Year of the pant: How women asserted themselves and reclaimed freedom by donning pants

pants via Instagram

Androgynous style has been on trend since late 2014. And there is nothing new about women wearing pants. In fact, Hollywood and Bollywood divas alike have made wearing pants and pantsuits popular from as early as 1930s. This year, however, the suit gained more momentum.

In October 2017 when the #MeToo movement picked up, actors showed solidarity to victims who were coming out with their stories of sexual harassment by wearing black to the Golden Globes. Celebrities like Claire Foy, Debra Messing, Alison Brie and Susan Sarandon stood out by wearing black pantsuits to the event. The message they were possibly trying to convey was 'it is the time for woman and we wear pants'.

When a woman wears pants or pantsuits, it goes beyond just clothes. It symbolises them managing to make a space for themselves in a male-dominated world.

The fall of 2018 saw Marc Jacobs present a whole lot of wide-cut, concealing, double-breasted, shoulder-padded suits. Leowe followed suit, so did Balmain. Celebrities have been wearing pantsuits for larger part of the year too. One of the more notable appearances was by Lady Gaga. She chose to wear, on October 16, a day shy of the one year anniversary of the #MeToo movement, a voluminous pantsuit by Marc Jacobs to Elle's Women of Hollywood event. The singer, who confirmed engagement to boyfriend Christian Carino on stage by calling him her fiance, explained why she chose to wear the suit and not a pretty dress. Gaga said she wanted to take power back, take it back from men, and her sexual perpetrator in particular.

Gaga said she felt sick to her stomach as she tried on dress after dress while getting ready for the event. "We are not simply images to bring smiles or grimaces to people’s faces. We are not members of a giant beauty pageant meant to be pit against one another for the pleasure of the public," she said. "In this suit, I felt the truth of who I am well up in my gut. And then wondering what I wanted to say tonight become very clear to me."

Fashion, as many great women including Lady Diana, Jackie Kennedy, Priyanka Chopra, Katherine Hepburn and Sonam Kapoor proved time and again, is an expression of one's self. In today's climate of shattering glass ceilings, women speaking up against predators, voices being raised for equal representation, it seems only right to follow suit.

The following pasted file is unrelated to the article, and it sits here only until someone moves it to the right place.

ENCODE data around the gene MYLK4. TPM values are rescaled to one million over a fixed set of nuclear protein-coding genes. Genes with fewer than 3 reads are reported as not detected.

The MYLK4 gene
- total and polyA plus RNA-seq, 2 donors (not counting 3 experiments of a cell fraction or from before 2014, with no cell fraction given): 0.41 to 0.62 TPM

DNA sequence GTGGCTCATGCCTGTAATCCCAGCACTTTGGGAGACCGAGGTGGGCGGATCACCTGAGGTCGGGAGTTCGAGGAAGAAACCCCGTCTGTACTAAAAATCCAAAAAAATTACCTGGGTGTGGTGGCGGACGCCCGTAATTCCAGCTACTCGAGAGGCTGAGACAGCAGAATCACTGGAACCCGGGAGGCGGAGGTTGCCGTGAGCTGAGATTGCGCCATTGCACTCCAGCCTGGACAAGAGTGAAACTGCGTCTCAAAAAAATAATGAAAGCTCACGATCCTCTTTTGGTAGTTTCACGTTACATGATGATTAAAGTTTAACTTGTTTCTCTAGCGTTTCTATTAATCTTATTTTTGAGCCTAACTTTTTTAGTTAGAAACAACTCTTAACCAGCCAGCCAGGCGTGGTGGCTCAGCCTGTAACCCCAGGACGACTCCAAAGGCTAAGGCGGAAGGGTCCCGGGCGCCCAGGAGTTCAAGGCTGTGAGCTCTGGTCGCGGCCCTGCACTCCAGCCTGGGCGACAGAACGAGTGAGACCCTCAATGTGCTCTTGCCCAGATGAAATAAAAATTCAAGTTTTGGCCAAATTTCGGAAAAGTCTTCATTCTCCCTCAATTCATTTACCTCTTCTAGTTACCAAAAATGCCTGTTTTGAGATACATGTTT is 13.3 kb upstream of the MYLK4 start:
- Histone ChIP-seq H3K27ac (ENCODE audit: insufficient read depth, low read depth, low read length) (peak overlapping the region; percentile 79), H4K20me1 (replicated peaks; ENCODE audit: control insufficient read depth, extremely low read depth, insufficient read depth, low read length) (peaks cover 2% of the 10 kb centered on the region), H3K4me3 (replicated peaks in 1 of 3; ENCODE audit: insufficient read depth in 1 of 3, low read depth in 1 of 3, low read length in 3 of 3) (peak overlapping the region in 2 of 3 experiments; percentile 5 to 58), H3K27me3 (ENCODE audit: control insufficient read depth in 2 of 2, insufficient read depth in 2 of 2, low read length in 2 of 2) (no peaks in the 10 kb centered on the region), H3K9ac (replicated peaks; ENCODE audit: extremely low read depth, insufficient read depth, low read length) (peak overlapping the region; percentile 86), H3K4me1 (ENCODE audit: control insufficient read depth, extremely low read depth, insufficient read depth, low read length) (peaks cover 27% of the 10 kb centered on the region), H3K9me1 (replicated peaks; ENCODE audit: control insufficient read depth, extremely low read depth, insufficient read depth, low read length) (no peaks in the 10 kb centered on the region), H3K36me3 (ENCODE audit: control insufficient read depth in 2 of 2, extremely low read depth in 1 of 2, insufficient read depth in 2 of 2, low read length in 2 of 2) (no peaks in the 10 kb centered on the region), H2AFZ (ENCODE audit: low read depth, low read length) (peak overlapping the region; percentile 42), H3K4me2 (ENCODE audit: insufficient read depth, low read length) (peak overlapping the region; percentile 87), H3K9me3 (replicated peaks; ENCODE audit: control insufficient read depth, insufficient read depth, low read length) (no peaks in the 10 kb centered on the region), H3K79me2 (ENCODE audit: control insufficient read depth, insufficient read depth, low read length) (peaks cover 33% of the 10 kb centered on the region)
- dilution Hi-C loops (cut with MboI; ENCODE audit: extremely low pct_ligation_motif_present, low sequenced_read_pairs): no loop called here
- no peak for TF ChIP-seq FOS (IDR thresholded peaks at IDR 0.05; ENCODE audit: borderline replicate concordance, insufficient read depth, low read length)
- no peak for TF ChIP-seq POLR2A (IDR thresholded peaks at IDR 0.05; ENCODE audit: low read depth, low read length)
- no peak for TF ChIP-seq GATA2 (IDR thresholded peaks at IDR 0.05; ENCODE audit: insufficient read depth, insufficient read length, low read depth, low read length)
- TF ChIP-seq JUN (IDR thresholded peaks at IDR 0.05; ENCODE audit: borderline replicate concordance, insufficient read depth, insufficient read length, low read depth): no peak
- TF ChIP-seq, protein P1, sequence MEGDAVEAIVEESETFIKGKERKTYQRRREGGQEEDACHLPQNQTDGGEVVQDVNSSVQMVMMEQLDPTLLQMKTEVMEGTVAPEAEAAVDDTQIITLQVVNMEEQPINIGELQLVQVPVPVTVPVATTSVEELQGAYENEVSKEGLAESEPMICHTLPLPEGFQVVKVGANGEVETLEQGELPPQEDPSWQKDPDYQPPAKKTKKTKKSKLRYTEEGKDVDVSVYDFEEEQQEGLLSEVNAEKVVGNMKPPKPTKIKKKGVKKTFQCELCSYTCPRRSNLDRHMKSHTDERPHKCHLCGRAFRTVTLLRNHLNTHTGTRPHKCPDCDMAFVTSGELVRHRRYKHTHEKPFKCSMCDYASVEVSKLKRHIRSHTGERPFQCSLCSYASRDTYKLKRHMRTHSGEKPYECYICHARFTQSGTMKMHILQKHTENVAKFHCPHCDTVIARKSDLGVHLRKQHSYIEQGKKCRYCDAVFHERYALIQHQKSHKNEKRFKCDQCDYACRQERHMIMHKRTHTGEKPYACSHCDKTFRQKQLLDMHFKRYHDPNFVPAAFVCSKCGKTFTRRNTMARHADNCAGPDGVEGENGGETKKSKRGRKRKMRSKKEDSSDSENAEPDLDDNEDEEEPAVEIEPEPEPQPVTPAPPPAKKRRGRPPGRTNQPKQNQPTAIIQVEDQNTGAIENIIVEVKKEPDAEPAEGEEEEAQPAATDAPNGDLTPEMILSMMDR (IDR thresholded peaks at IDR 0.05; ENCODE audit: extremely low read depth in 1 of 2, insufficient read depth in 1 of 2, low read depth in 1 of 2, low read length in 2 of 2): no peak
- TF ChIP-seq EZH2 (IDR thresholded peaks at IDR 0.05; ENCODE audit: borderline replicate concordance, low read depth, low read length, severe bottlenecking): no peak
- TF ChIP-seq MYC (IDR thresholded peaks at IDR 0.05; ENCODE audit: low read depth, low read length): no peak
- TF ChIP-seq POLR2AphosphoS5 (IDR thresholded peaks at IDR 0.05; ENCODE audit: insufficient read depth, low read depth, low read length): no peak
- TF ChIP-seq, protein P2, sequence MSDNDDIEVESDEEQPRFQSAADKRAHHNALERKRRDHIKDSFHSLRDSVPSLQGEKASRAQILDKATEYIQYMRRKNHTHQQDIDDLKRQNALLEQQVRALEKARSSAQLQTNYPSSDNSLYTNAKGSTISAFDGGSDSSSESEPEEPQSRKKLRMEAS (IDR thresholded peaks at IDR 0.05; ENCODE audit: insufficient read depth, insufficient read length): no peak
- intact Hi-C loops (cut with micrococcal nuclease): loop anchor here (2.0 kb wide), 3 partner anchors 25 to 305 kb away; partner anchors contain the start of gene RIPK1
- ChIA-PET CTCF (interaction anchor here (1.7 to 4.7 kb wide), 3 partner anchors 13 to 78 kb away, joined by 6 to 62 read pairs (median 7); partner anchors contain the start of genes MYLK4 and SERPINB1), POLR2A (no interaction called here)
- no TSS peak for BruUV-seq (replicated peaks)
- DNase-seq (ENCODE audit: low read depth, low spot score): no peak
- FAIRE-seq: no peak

Closer home, Bollywood beauties too have worn the pantsuit this year with panache. Some of the most notable ones were Huma Qureshi swishing in an anti-fit pantsuit at the GQ style awards, Sonam Kapoor looking like the diva she is in a pink printed suit for a promotional event, Pakistani actress Mahira Khan rocking the suit at Cannes and a proud purple Victoria Hayes co-ordinated set Deepika Padukone pulled off at the Cannes. Priyanka Chopra, Alia Bhat and Kareena Kapoor too, gave us some major inspiration for donning pantsuits this year.

The trend is getting picked up in such a way almost is similar to the women's suffrage movement towards the end of the 19th century or the bra burning movement in the 1960's, both of which was about equal rights to women. Women's fashion sure has come a long way from restraining corsets and laces to voluminous skirts and girdles to A-line dresses and skirts to pants which were introduced by Coco Chanel. Yves Saint Laurent in early 1900's added the coordinated blazer to the mix. Chanel, back in 1913, had said, “I gave women a sense of freedom. I gave them back their bodies: Bodies that were drenched in sweat, due to fashion’s finery, lace, corsets, underclothes, padding.”

While growing up, women are often told what to wear, how to behave and conduct themselves. So when a woman chooses to wear a pant or even denims, she is often met with stares and tut-tuts on streets and elsewhere. Over the years, I have been told by male friends, colleagues that I look better in skirts or that I should embrace saris or salwars. Wish I had the courage to tell them to “try a skirt.”

Even Hilary Clinton, the presidential nominee for 2016 was not spared when she wore pantsuits. Her matchy-matchy clothes do her drab, dawdy self no good, wrote the media unkindly. Clinton herself pointed out how what she wore during the campaign and not what she said was given more importance and the same sadly was not true of her male counterpart Trump. No one bothered with what he wore. "There's this thing called the double standard," she said when asked what she would wear to the upcoming presidential debate, "so I think about what should the first woman nominee of one of our two major parties wear to the debate?"

When young Democrat and now Congresswoman Alexandria Ocasio-Cortez, wore a teal pantsuit, she was attacked by the right wing for wearing 'expensive clothes', something no socialist should do.

Another politician who is seen wearing pantsuits from time to time is Germany's own iron lady, Angela Merkel.

In Deepa Mehta’s film Fire, when Sita, played by Nandita Das, wears her husband's pants and tries an imaginary cigarette, she is seeking freedom from her loveless marriage. And we relate with her desire to break free.

A pantsuit, then, is not about wanting to conceal those curves; it is perhaps an expression of the yearning to reclaim their world.